Putting it all together

After much experimentation and various iterations to refine it, I constructed the following class - as you can probably tell the optimisation code is in the estimateOptimalIncentive() method. Whew. That was a lot of work for something that I could do in five lines of Python!

public class Logistic implements MultivariateFunction {
	private final double PRECISION = 1e-5;
	private final double max;
	private final double steepness;
	private final double centre;
	private final double optimalIncentive;

	public Logistic() {
		this.max = 1.0;
		this.steepness = 1.0;
		this.centre = 0.0;
		this.optimalIncentive = this.estimateOptimalIncentive();
	}

	public Logistic(double max, double steepness, double centre) {
		this.max = max;
		this.steepness = steepness;
		this.centre = centre;
		this.optimalIncentive = this.estimateOptimalIncentive();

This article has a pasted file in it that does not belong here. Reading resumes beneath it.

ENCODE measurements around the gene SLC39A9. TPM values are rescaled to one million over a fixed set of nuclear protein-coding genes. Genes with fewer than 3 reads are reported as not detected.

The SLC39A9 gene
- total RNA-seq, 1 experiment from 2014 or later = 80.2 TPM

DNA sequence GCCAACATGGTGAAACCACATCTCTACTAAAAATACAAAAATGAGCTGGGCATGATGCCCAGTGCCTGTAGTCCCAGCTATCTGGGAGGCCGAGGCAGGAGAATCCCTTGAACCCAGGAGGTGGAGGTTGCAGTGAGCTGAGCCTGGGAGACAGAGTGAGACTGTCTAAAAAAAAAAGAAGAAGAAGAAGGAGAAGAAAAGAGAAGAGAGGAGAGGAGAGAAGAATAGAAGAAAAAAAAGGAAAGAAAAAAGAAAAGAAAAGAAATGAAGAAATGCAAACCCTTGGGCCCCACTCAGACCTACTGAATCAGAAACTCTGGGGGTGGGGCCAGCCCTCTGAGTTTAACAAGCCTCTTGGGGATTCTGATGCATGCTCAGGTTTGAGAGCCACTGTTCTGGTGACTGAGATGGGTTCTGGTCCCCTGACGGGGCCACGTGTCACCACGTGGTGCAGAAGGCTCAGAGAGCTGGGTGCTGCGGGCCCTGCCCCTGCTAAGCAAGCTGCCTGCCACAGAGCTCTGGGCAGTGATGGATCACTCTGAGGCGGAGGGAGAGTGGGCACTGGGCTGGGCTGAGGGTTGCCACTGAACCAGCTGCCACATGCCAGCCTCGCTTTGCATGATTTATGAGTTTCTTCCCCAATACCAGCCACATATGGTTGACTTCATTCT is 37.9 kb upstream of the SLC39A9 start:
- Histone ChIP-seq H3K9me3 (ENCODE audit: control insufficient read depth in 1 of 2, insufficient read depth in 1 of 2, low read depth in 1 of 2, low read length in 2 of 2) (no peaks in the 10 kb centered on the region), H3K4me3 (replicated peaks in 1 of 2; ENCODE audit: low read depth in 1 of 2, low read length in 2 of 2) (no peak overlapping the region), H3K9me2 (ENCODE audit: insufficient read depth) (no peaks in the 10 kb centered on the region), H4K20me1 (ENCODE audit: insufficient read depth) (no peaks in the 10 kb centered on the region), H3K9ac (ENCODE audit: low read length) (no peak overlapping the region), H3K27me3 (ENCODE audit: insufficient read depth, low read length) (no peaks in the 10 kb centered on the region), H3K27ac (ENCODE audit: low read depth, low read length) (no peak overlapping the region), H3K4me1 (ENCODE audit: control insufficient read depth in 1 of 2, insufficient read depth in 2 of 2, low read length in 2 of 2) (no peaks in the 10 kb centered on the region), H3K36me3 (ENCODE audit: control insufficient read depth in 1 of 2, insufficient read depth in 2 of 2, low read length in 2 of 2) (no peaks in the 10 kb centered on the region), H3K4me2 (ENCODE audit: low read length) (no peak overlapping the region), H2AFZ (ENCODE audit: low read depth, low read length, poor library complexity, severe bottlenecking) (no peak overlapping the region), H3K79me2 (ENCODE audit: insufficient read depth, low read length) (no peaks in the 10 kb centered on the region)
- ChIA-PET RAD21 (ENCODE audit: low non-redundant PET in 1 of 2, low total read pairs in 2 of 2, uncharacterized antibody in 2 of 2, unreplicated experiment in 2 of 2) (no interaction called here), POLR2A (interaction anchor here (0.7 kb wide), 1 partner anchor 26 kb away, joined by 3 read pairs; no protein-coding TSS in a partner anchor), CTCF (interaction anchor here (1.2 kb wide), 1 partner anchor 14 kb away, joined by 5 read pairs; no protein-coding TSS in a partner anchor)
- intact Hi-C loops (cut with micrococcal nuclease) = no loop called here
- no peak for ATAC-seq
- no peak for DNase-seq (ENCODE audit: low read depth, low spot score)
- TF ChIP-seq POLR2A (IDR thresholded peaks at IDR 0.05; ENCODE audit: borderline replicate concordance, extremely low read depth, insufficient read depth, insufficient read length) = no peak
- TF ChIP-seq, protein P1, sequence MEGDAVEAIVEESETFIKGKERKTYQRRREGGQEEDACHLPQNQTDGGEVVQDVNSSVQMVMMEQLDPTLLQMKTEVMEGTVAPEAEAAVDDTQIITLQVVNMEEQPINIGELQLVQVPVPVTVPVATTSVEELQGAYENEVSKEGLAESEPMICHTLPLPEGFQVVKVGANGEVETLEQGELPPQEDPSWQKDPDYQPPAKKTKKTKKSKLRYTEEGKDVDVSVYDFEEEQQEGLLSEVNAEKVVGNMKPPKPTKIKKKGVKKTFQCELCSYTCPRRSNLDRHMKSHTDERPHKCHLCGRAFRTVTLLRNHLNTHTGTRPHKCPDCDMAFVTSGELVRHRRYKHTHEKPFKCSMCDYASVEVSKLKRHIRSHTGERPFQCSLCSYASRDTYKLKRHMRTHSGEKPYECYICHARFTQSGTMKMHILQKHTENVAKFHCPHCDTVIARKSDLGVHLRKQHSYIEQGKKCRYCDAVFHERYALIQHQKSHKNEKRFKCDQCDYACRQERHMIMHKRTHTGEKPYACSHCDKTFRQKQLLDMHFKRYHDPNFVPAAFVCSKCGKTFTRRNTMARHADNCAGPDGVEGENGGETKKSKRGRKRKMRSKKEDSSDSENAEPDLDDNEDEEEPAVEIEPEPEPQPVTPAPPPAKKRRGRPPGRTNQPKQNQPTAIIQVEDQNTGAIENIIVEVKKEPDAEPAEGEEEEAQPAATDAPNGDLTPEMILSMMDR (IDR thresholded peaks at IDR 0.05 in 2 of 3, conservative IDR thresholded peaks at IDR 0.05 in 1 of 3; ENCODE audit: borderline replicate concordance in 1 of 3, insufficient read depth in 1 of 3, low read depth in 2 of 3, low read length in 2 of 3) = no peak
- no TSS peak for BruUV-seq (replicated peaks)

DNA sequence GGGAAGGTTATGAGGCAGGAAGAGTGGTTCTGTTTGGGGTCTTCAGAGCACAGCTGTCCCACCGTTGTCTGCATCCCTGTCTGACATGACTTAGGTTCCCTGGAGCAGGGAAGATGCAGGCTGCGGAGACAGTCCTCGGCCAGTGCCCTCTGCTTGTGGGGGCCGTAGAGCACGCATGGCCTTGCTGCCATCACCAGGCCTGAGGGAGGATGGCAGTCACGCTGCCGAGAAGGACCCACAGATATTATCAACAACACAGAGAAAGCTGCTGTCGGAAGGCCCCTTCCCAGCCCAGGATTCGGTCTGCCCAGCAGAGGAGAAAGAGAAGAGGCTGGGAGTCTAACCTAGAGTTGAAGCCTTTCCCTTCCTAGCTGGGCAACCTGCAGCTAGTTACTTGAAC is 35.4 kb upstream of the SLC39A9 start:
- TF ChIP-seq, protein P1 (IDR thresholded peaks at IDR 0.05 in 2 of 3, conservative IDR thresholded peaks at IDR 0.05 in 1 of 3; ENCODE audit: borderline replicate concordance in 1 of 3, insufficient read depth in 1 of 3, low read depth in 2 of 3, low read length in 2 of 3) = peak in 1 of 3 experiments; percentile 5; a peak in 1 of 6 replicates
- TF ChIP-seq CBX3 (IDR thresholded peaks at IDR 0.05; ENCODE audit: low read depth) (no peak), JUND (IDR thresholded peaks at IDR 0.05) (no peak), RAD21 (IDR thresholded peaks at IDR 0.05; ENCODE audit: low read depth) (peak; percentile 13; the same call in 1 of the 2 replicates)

}

	public double getMaxSensibleInputValue() {
		return this.centre + 10.0;
	}

	public double getMinSensibleInputValue() {
		return 0.0 + PRECISION;
	}

	public double estimateOptimalIncentive() {
		MultivariateFunctionMappingAdapter mfma = new MultivariateFunctionMappingAdapter(
			this,
			new double[] {this.getMinSensibleInputValue()},
			new double[] {this.getMaxSensibleInputValue()}
		);

		ObjectiveFunction objective = new ObjectiveFunction(mfma);
		NelderMeadSimplex optimizer = new NelderMeadSimplex(1);
		SimplexOptimizer solv = new SimplexOptimizer(PRECISION, PRECISION);

		PointValuePair unboundedSolution = solv.optimize(
			objective,
			optimizer,
			GoalType.MAXIMIZE,
			new MaxEval(100),
			new InitialGuess(new double[]{ this.centre })
		);

		return mfma.unboundedToBounded(unboundedSolution.getFirst())[0];
	}

	public double getOptimalIncentive() {
		return this.optimalIncentive;
	}

	public double getActivationProbability(double incentive) {
		// Logistic function = L / (E ^ -k (x - x0))
		return max / (1 + exp(-steepness * (incentive - centre)));
	}

	@Override
	public double value(double[] variables) {
		double x = variables[0];
		return getActivationProbability(x) / x;
	}
}